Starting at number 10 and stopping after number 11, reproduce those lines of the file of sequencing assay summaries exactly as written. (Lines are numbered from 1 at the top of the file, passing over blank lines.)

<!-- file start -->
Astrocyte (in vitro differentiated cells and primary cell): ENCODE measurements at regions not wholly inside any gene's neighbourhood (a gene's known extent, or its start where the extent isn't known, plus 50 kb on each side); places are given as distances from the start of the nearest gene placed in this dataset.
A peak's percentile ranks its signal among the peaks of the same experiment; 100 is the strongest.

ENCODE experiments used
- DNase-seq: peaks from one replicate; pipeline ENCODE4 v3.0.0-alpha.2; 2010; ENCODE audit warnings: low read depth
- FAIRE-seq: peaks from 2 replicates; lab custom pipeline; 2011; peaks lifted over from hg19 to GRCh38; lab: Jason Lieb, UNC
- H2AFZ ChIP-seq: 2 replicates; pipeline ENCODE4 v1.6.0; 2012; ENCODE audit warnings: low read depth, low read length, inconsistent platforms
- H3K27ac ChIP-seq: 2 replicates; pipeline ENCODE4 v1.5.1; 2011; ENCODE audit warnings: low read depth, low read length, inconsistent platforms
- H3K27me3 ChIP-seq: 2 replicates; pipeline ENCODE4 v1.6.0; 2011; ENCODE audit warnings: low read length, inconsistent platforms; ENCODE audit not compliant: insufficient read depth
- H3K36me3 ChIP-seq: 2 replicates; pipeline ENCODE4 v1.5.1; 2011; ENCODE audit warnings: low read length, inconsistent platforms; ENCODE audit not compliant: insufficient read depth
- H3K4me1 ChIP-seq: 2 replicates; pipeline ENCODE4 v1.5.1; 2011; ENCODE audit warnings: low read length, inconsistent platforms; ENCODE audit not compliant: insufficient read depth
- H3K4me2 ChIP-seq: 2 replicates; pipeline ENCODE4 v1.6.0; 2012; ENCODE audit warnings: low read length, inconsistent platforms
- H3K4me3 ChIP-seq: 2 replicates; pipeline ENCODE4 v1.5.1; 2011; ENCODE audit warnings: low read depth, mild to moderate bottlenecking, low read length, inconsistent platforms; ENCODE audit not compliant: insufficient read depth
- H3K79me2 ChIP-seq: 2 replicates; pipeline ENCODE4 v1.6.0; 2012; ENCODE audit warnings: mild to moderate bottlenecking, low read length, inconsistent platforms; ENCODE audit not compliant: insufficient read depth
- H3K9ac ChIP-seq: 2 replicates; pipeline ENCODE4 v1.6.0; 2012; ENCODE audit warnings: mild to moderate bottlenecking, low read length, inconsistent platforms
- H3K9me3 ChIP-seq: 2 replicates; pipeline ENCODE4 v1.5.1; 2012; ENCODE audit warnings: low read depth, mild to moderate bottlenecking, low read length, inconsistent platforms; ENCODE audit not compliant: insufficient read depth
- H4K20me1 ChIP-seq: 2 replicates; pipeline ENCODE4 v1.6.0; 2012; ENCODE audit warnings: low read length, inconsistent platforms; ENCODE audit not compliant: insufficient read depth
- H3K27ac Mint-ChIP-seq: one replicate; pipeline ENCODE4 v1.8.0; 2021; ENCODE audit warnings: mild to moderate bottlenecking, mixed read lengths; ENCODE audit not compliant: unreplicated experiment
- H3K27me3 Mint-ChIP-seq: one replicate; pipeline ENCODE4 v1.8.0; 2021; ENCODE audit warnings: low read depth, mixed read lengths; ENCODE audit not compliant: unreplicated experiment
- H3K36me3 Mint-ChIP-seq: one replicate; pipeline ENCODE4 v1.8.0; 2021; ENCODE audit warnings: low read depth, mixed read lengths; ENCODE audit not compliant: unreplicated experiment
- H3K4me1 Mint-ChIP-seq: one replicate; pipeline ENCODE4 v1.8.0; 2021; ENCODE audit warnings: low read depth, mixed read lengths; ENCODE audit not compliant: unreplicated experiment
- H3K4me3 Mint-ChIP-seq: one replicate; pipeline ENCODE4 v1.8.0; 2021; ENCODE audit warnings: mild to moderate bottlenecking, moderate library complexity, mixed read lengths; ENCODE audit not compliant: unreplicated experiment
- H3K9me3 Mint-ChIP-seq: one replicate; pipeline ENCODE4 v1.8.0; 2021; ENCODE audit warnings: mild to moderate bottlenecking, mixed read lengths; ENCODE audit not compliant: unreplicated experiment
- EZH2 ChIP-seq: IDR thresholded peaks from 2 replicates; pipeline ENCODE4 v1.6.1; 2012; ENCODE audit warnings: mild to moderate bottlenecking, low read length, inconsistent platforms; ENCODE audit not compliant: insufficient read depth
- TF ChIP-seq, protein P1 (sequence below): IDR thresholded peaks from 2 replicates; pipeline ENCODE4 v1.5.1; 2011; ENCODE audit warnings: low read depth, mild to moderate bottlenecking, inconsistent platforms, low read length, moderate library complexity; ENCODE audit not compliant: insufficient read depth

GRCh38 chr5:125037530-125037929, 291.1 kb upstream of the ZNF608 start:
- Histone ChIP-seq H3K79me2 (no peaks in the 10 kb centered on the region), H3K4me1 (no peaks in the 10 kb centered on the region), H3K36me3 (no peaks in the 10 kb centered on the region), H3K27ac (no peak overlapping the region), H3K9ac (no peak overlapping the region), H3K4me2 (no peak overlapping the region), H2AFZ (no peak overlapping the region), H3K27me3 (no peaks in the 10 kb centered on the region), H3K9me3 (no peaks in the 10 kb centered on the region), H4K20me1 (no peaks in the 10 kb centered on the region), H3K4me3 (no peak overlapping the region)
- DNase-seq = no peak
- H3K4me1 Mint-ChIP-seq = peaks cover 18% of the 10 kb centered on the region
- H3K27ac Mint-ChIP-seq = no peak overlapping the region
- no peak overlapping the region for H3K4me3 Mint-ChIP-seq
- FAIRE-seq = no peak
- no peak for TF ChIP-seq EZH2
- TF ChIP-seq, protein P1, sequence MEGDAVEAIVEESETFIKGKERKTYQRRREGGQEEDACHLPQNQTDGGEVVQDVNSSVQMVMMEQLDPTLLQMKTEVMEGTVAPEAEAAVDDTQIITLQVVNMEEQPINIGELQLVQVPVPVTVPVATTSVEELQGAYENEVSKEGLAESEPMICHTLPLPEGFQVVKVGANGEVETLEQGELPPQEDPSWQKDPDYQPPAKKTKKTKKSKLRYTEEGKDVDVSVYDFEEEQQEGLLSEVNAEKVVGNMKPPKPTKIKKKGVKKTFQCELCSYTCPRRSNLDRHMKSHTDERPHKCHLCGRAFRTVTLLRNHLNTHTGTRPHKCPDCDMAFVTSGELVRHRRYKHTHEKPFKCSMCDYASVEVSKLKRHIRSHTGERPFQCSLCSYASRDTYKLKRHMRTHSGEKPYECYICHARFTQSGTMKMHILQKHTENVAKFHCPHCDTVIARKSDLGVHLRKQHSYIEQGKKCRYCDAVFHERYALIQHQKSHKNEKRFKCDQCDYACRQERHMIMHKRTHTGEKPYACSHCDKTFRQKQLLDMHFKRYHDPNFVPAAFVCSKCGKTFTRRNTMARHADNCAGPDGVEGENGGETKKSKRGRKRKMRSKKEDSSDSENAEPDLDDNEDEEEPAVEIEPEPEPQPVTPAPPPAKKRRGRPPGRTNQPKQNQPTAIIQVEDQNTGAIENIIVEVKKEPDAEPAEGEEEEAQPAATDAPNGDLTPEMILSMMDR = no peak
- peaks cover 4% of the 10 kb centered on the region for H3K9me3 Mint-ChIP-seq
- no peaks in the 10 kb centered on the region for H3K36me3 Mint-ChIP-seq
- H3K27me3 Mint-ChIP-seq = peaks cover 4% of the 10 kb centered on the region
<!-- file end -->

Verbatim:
- H3K4me1 ChIP-seq: 2 replicates; pipeline ENCODE4 v1.5.1; 2011; ENCODE audit warnings: low read length, inconsistent platforms; ENCODE audit not compliant: insufficient read depth
- H3K4me2 ChIP-seq: 2 replicates; pipeline ENCODE4 v1.6.0; 2012; ENCODE audit warnings: low read length, inconsistent platforms